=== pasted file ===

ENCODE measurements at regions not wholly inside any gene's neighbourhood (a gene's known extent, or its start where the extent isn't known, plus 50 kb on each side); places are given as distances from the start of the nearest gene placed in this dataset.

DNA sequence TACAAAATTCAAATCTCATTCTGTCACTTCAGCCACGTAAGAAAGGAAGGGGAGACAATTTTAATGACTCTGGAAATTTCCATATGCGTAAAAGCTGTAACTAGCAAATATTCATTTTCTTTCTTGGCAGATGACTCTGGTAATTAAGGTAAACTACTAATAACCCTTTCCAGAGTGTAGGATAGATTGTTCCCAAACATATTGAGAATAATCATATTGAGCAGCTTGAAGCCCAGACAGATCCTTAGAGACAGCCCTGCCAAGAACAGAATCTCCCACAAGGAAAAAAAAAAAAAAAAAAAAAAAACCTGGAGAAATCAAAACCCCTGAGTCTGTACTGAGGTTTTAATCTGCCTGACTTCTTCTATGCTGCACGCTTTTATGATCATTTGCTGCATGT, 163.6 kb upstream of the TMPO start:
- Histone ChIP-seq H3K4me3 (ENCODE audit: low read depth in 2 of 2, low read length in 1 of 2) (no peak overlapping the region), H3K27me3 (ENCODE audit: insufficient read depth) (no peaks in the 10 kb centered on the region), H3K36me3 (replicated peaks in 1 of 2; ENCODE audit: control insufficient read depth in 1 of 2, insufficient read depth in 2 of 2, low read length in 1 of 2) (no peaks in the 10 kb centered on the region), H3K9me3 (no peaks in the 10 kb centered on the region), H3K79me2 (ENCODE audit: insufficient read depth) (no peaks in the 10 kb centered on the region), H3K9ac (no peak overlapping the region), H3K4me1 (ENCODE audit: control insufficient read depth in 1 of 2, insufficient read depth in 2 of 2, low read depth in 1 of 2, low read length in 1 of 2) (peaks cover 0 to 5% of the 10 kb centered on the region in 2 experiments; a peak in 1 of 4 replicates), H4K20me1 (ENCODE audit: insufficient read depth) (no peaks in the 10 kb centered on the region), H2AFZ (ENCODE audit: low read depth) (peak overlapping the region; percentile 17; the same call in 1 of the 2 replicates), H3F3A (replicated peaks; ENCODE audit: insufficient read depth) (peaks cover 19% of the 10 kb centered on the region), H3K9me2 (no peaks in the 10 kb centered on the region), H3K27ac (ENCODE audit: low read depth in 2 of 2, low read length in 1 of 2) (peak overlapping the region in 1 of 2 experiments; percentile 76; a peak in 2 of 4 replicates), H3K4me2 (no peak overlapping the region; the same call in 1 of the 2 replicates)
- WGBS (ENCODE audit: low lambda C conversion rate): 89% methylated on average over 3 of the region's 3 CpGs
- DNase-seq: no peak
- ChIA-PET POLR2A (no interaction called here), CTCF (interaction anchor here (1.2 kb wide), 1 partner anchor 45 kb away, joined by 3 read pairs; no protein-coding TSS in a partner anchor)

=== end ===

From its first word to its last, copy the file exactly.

ENCODE measurements at regions not wholly inside any gene's neighbourhood (a gene's known extent, or its start where the extent isn't known, plus 50 kb on each side); places are given as distances from the start of the nearest gene placed in this dataset.

DNA sequence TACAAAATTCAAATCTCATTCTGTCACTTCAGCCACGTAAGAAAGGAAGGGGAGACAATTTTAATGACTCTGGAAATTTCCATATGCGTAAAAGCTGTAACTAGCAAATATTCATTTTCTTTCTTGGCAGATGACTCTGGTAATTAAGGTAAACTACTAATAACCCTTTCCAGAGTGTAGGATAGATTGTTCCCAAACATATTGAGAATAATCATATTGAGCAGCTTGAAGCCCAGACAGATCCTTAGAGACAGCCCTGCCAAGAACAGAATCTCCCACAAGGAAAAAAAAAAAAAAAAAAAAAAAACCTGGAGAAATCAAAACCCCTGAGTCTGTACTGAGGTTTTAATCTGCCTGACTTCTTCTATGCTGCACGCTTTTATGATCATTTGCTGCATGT, 163.6 kb upstream of the TMPO start:
- Histone ChIP-seq H3K4me3 (ENCODE audit: low read depth in 2 of 2, low read length in 1 of 2) (no peak overlapping the region), H3K27me3 (ENCODE audit: insufficient read depth) (no peaks in the 10 kb centered on the region), H3K36me3 (replicated peaks in 1 of 2; ENCODE audit: control insufficient read depth in 1 of 2, insufficient read depth in 2 of 2, low read length in 1 of 2) (no peaks in the 10 kb centered on the region), H3K9me3 (no peaks in the 10 kb centered on the region), H3K79me2 (ENCODE audit: insufficient read depth) (no peaks in the 10 kb centered on the region), H3K9ac (no peak overlapping the region), H3K4me1 (ENCODE audit: control insufficient read depth in 1 of 2, insufficient read depth in 2 of 2, low read depth in 1 of 2, low read length in 1 of 2) (peaks cover 0 to 5% of the 10 kb centered on the region in 2 experiments; a peak in 1 of 4 replicates), H4K20me1 (ENCODE audit: insufficient read depth) (no peaks in the 10 kb centered on the region), H2AFZ (ENCODE audit: low read depth) (peak overlapping the region; percentile 17; the same call in 1 of the 2 replicates), H3F3A (replicated peaks; ENCODE audit: insufficient read depth) (peaks cover 19% of the 10 kb centered on the region), H3K9me2 (no peaks in the 10 kb centered on the region), H3K27ac (ENCODE audit: low read depth in 2 of 2, low read length in 1 of 2) (peak overlapping the region in 1 of 2 experiments; percentile 76; a peak in 2 of 4 replicates), H3K4me2 (no peak overlapping the region; the same call in 1 of the 2 replicates)
- WGBS (ENCODE audit: low lambda C conversion rate): 89% methylated on average over 3 of the region's 3 CpGs
- DNase-seq: no peak
- ChIA-PET POLR2A (no interaction called here), CTCF (interaction anchor here (1.2 kb wide), 1 partner anchor 45 kb away, joined by 3 read pairs; no protein-coding TSS in a partner anchor)